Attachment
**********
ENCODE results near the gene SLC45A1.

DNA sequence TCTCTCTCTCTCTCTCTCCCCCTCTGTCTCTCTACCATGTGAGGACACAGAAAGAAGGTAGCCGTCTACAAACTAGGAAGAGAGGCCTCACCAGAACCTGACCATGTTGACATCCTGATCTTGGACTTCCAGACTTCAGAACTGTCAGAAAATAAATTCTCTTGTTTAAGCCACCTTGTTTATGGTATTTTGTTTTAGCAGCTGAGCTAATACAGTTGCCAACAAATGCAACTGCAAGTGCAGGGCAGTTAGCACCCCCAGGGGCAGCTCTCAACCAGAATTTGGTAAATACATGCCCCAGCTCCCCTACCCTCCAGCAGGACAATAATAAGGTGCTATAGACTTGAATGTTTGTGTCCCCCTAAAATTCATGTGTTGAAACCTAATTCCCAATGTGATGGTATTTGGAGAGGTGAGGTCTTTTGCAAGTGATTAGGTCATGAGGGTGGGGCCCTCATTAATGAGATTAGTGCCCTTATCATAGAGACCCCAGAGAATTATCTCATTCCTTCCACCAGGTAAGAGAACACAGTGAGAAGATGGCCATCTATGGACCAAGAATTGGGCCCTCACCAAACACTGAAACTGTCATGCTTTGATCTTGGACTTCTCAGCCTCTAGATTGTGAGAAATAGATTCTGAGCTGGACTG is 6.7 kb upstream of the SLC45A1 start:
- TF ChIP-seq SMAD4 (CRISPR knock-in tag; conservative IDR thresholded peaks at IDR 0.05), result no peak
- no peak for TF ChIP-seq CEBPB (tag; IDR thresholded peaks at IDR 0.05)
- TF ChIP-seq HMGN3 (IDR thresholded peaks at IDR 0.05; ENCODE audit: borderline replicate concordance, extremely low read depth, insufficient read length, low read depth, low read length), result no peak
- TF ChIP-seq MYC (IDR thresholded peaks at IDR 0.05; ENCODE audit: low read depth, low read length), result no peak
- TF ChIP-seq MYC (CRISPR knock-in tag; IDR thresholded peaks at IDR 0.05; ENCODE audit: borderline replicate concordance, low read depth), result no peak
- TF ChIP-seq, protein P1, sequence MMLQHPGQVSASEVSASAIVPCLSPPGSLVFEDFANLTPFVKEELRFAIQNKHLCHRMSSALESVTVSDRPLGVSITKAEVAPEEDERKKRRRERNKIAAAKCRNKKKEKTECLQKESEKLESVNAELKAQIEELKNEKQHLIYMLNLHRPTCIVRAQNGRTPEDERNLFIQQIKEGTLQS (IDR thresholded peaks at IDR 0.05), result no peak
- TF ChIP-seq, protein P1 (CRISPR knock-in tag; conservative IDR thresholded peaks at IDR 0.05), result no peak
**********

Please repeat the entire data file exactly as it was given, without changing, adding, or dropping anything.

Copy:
ENCODE results near the gene SLC45A1.

DNA sequence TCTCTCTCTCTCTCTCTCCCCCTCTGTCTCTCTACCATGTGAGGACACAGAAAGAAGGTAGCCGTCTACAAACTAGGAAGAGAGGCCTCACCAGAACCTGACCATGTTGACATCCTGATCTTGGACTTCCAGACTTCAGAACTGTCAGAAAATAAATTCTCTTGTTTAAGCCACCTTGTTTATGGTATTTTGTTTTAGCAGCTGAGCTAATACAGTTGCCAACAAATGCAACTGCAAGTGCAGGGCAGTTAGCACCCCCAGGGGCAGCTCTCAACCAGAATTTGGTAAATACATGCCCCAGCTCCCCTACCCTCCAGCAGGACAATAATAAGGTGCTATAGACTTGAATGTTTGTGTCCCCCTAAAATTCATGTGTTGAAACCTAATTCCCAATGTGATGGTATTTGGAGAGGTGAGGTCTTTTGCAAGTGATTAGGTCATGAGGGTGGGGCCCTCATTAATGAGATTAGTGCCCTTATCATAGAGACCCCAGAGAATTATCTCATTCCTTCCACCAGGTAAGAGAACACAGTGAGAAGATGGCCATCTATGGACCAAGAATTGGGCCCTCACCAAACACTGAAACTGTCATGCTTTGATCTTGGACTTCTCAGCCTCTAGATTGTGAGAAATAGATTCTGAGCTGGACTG is 6.7 kb upstream of the SLC45A1 start:
- TF ChIP-seq SMAD4 (CRISPR knock-in tag; conservative IDR thresholded peaks at IDR 0.05), result no peak
- no peak for TF ChIP-seq CEBPB (tag; IDR thresholded peaks at IDR 0.05)
- TF ChIP-seq HMGN3 (IDR thresholded peaks at IDR 0.05; ENCODE audit: borderline replicate concordance, extremely low read depth, insufficient read length, low read depth, low read length), result no peak
- TF ChIP-seq MYC (IDR thresholded peaks at IDR 0.05; ENCODE audit: low read depth, low read length), result no peak
- TF ChIP-seq MYC (CRISPR knock-in tag; IDR thresholded peaks at IDR 0.05; ENCODE audit: borderline replicate concordance, low read depth), result no peak
- TF ChIP-seq, protein P1, sequence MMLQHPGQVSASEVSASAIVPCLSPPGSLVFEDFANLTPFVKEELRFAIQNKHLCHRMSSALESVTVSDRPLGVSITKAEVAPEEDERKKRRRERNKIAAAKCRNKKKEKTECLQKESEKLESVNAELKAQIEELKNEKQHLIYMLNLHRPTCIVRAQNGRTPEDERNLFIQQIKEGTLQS (IDR thresholded peaks at IDR 0.05), result no peak
- TF ChIP-seq, protein P1 (CRISPR knock-in tag; conservative IDR thresholded peaks at IDR 0.05), result no peak